Stuart Collection

Since the 1970's, Alexis Smith has been known for innovative collages in unique or exotic frames, which pair found objects with backgrounds such as maps, vintage magazine covers, and amateur paintings. Smith combines fragments from the mass media like magazine covers or dust jackets of the 1940s with a wide range of kitsch and found objects. Often she has organized several collages into sequences, implying a coherent narrative. As in a film, related fragments of text (almost a "soundtrack") link one collage to another. Smith has also painted large motifs directly onto a gallery's walls and then hung her smaller framed works on this mural-like background. In this way she succeeds in transforming the art space itself into a collage. In recent years Smith has expanded this impulse to work environmentally, doing many large-scale permanent installations including terrazzo floors for the Los Angeles Convention Center and the Schottenstein Sports Arena at Ohio State University in Columbus.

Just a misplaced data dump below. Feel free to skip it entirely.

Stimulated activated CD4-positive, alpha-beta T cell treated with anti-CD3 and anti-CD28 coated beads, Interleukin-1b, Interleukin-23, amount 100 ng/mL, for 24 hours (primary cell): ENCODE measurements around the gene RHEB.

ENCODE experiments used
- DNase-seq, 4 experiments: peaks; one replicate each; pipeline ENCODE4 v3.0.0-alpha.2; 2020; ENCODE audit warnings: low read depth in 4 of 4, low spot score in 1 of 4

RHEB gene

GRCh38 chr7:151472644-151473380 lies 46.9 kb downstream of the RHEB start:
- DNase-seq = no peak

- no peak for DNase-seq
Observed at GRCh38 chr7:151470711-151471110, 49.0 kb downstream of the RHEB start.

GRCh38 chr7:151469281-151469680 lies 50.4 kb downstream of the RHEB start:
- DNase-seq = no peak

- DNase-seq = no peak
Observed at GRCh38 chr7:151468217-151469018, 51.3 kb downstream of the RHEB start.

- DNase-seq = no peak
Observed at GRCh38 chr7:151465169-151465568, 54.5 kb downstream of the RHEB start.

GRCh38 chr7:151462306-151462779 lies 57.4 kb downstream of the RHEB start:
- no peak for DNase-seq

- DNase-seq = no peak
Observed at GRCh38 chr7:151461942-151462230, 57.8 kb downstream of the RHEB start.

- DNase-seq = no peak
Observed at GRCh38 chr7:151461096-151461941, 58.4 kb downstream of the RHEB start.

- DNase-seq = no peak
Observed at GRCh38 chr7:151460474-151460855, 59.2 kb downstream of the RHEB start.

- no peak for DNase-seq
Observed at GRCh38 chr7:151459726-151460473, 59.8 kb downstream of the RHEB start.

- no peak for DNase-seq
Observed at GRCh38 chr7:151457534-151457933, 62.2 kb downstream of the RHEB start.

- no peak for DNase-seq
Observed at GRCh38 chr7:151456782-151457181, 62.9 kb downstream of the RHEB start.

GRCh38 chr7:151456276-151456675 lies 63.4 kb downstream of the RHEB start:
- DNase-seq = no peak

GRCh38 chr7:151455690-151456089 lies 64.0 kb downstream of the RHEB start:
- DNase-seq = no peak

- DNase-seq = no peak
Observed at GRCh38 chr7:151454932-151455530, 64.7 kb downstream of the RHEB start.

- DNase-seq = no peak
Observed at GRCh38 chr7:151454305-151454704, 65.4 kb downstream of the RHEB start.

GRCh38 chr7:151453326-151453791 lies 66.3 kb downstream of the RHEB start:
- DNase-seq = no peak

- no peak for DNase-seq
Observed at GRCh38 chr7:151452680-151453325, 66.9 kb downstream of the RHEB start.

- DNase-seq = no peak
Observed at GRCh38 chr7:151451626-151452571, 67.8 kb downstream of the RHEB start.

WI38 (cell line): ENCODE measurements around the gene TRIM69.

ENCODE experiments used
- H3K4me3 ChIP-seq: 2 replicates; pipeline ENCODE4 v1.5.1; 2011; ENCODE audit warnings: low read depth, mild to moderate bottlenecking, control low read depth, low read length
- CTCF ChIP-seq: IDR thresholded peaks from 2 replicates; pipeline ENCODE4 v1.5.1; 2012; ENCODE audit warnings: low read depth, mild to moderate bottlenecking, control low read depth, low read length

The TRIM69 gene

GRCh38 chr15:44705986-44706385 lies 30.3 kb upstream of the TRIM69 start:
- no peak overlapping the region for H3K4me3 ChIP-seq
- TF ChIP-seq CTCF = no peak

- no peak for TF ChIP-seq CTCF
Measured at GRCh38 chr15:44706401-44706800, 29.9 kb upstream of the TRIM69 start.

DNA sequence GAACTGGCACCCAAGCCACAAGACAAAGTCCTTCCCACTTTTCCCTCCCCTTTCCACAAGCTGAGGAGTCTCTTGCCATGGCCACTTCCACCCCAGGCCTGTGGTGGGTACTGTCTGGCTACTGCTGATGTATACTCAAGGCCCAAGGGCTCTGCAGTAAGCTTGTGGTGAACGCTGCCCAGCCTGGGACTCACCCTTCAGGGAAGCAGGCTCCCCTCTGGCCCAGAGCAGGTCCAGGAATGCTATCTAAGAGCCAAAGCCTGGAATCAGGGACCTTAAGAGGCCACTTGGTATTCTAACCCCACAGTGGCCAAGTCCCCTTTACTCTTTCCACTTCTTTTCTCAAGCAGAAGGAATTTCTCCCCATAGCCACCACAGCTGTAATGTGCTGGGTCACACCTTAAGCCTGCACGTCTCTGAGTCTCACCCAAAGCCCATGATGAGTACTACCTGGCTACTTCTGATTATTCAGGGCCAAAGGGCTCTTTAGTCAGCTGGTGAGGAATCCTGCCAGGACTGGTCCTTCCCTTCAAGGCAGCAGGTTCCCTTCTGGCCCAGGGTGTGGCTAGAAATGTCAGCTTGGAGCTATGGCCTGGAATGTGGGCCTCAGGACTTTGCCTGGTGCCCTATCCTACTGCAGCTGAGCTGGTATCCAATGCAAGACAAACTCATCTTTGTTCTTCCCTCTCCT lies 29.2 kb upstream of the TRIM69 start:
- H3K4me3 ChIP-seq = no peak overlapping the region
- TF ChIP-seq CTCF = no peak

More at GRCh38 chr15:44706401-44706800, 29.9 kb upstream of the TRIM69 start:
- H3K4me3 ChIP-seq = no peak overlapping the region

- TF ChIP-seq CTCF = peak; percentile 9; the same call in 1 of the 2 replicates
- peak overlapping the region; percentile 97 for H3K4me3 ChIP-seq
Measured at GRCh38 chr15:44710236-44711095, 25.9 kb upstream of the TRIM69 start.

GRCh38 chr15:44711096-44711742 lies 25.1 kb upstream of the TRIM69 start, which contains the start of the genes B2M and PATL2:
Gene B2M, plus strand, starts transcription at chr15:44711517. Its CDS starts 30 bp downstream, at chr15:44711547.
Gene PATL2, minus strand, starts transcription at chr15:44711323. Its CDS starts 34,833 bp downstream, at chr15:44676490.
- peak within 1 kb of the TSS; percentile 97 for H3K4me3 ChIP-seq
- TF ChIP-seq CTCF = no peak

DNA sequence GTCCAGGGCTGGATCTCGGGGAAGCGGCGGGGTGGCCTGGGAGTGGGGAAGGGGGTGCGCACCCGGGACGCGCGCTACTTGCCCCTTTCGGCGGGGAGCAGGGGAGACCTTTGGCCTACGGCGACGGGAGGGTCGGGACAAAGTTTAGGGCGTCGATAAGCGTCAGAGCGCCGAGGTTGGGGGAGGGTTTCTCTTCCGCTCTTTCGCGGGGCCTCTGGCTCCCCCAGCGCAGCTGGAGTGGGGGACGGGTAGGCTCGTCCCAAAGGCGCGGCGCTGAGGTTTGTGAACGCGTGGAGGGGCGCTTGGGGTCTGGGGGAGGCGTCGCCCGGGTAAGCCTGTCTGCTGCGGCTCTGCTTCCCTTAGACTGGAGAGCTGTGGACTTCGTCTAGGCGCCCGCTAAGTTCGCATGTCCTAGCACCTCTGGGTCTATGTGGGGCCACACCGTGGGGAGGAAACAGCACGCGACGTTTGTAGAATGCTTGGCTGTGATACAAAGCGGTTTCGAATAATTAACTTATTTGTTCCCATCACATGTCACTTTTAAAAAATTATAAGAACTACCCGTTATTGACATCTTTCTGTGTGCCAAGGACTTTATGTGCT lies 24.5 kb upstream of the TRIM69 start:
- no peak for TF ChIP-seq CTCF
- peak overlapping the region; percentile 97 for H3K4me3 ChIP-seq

Smith's work for the Stuart Collection, Snake Path, consists of a winding 560-foot-long, 10-foot-wide footpath in the form of a serpent, whose individual scales are hexagonal pieces of colored slate, and whose head is inlaid in the approach to the Geisel Library. The tail wraps around an existing concrete pathway as a snake would wrap itself around a tree limb. Along the way, the serpent's slightly crowned body circles around a small "garden of Eden" with several fruit trees including a pomegranate. There is a marble bench with a quote from Thomas Gray: "Yet ah why should they know their fate/When sorrow never comes too late/And happiness too swiftly flies/Thought would destroy their Paradise/No more, where ignorance is bliss, tis folly to be wise." The path then passes a monumental granite book carved with a quote from Milton's Paradise Lost.  "And wilt thou not be loath to leave this Paradise, but shalt possess a Paradise within thee, happier far."

These pointed allusions to the biblical conflict between innocence and knowledge mark an apt symbolic path to the University's main repository of books. The concept of finding sanctuary within oneself - outside the idealistic and protected confines of the university - speaks directly to the student on the verge of entering the "real world."

Smith lives and works in Los Angeles. Her work makes a major contribution to the recent and widespread artistic effort to articulate and reevaluate the ideological formations of mass culture, and, as the Snake Path dramatizes, the collection and production of so-called classical knowledge.

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